Cat Stevens was only 22, but already impressively bearded and professing worldly wisdom, when he released 1970’s ‘Tea for The Tillerman’, a cosy collection of pop-leaning folk songs. The record made the shy singer-songwriter a global phenomenon. With swooning lead single ‘Wild World’ – a tribute to the Londoner’s girlfriend, actor Patti D’Arbanville – he invented the softer side of dad-rock, and topped it all off with a cutesy cover illustration of the titular tillerman sipping on a nice cup of Earl Grey.
50 years later and Stevens – known as Yusuf Islam since converting to Islam in the late 1970s – has decided to commemorate its release not by packaging it up in a tasty boxset, but by re-recording the whole damn thing. The tillerman of the artwork too has jetted 50 years forward, now sporting a spacesuit instead of his classic Captain Birdseye jumper, and drinking his tea under ominous moonlight rather than next to a blazing sun.
Not just a charming – and no doubt quite fun – thing for Stevens to busy himself with, it’s also a powerful way to track the passing of time. On the original album, opener ‘Where Do The Children Play?’ was a perky acoustic musing on nascent environmental awareness, written when people were beginning to open their eyes to the problems of pollution. Now, after half a century of destruction, deforestation and the looming spectre of global warming, a string section backs the gravelly voiced Yusuf. Sage lines such as “Well you roll on roads over fresh green grass / For your lorry loads pumping petrol gas” seem even more prescient. Swooping orchestration aside, it’s a fairly faithful rendering of the original song.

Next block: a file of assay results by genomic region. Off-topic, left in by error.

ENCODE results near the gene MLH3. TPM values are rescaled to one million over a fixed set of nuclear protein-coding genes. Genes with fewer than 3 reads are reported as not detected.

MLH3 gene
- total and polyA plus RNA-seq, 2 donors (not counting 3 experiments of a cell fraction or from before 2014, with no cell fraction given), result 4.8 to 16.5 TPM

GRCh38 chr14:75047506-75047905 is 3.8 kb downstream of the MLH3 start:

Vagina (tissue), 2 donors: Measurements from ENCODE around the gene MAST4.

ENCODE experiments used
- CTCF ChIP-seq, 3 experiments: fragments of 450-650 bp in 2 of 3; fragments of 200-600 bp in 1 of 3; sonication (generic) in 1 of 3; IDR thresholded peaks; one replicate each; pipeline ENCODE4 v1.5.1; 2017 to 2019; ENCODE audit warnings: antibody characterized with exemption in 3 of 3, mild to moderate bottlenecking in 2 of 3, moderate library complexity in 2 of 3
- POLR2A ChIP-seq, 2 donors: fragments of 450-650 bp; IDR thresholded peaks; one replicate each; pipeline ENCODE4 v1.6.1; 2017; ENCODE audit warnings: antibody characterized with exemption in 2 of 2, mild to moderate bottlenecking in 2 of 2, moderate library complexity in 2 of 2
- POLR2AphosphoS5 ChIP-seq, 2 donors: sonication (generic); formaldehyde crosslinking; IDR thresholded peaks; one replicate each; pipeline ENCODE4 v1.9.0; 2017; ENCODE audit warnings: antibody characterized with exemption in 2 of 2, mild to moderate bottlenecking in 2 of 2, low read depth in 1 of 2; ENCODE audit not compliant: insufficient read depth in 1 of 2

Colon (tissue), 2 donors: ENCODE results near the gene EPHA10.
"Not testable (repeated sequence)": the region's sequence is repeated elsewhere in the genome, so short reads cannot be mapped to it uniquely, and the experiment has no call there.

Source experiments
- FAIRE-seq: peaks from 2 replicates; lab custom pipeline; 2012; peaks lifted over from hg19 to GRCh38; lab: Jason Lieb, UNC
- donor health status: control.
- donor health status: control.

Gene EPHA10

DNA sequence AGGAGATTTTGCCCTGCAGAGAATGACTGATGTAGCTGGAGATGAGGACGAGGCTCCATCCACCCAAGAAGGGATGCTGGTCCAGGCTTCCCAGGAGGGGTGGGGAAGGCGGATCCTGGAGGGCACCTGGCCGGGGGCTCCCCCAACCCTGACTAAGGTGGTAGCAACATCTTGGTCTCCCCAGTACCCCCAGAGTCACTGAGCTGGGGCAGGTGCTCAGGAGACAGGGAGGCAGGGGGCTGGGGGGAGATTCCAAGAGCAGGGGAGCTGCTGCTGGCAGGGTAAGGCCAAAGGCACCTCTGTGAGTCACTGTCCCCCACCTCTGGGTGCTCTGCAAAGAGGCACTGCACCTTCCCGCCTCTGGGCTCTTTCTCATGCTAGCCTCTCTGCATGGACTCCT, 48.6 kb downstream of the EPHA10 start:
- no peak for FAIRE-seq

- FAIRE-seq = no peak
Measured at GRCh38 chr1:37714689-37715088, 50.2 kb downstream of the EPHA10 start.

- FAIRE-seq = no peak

On the other hand, fan-favourite ‘Wild World’ takes a totally different tack, with a glitzy cabaret sound and oompa jazz; this accordion-assisted version seems more suited to a low-lit burlesque bar, Yusuf shimmying around in a plunging velvet gown and tapping a long cigarette holder into rich men’s martinis.
Another big hitter, ‘Father and Son’ – since covered by everyone from Johnny Cash to Boyzone – sees Yusuf now far more believably inhabiting the role of the kindly dad offering his offspring life advice, while ‘On The Road To Find Out’ showcases the most impressive transformation, weaving in North African desert sounds against steadfast lyrics of self-discovery. It suggests that Yusuf has now finally found just what he was looking for all those years ago.
Release date: September 18
Release label: A&M Records